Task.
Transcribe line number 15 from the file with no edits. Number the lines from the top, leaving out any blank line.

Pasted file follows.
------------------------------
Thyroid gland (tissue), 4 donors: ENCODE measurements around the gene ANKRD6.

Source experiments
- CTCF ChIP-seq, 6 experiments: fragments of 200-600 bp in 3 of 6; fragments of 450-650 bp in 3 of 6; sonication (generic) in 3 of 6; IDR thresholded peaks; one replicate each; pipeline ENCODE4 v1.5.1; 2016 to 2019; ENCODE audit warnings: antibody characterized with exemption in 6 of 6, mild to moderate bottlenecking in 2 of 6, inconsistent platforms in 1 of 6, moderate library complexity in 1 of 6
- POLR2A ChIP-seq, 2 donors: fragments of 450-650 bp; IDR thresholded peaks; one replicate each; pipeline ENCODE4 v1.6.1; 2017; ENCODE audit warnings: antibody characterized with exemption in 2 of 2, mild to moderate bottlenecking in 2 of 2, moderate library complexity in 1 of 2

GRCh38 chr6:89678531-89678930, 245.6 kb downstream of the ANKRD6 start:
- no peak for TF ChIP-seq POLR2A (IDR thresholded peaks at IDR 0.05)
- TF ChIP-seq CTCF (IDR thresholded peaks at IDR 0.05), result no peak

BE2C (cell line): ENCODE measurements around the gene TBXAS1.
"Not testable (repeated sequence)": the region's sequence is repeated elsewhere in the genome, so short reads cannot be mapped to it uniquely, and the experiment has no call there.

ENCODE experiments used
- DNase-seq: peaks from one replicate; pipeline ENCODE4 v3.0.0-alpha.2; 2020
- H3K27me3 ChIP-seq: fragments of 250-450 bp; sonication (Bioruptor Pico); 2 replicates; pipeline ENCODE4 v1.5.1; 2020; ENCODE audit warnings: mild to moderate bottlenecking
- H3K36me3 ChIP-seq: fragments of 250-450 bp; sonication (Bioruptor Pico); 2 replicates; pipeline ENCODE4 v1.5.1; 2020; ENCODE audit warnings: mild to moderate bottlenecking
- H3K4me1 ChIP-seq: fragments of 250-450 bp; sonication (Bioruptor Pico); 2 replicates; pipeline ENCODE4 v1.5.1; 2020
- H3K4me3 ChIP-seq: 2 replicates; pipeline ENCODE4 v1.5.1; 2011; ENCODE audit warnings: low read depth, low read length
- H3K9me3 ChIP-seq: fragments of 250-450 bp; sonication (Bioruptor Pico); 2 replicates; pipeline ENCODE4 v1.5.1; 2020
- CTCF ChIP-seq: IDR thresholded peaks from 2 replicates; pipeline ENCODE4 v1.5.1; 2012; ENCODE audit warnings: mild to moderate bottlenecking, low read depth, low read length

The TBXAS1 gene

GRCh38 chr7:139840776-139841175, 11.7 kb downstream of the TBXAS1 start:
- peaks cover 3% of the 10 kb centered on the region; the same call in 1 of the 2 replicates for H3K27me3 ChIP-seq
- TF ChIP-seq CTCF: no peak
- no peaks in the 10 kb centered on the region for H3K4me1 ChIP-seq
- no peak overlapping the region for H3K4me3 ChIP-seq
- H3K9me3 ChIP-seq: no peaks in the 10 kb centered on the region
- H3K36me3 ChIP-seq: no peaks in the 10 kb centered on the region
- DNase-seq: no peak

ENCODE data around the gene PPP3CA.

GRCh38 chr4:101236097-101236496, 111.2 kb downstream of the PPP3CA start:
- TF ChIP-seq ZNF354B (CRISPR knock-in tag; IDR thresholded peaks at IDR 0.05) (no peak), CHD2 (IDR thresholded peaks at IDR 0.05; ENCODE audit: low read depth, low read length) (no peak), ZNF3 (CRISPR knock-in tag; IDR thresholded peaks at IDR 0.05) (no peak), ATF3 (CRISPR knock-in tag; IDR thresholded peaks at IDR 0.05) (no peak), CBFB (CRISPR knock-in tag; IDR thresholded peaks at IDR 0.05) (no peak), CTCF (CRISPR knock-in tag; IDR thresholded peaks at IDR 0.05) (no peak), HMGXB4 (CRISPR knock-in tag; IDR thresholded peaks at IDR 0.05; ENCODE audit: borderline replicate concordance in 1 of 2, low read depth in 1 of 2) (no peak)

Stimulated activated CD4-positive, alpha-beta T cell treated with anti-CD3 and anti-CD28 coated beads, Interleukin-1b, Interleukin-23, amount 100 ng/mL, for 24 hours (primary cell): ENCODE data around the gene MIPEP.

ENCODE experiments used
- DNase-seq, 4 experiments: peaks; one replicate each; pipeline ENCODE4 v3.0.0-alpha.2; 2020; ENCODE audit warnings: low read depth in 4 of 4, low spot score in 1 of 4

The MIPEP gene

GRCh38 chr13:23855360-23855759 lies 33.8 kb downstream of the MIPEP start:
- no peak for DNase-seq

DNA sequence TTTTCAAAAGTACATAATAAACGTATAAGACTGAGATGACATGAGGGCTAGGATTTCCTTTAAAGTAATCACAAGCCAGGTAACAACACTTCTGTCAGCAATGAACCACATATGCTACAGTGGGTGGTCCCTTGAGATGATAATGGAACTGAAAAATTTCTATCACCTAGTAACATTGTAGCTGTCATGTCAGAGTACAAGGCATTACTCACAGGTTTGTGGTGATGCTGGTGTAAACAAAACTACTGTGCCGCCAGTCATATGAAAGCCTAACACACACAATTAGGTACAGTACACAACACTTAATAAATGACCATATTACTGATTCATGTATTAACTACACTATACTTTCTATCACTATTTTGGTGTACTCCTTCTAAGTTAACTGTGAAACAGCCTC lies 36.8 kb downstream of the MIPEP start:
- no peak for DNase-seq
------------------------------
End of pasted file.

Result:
- H3K4me3 ChIP-seq: 2 replicates; pipeline ENCODE4 v1.5.1; 2011; ENCODE audit warnings: low read depth, low read length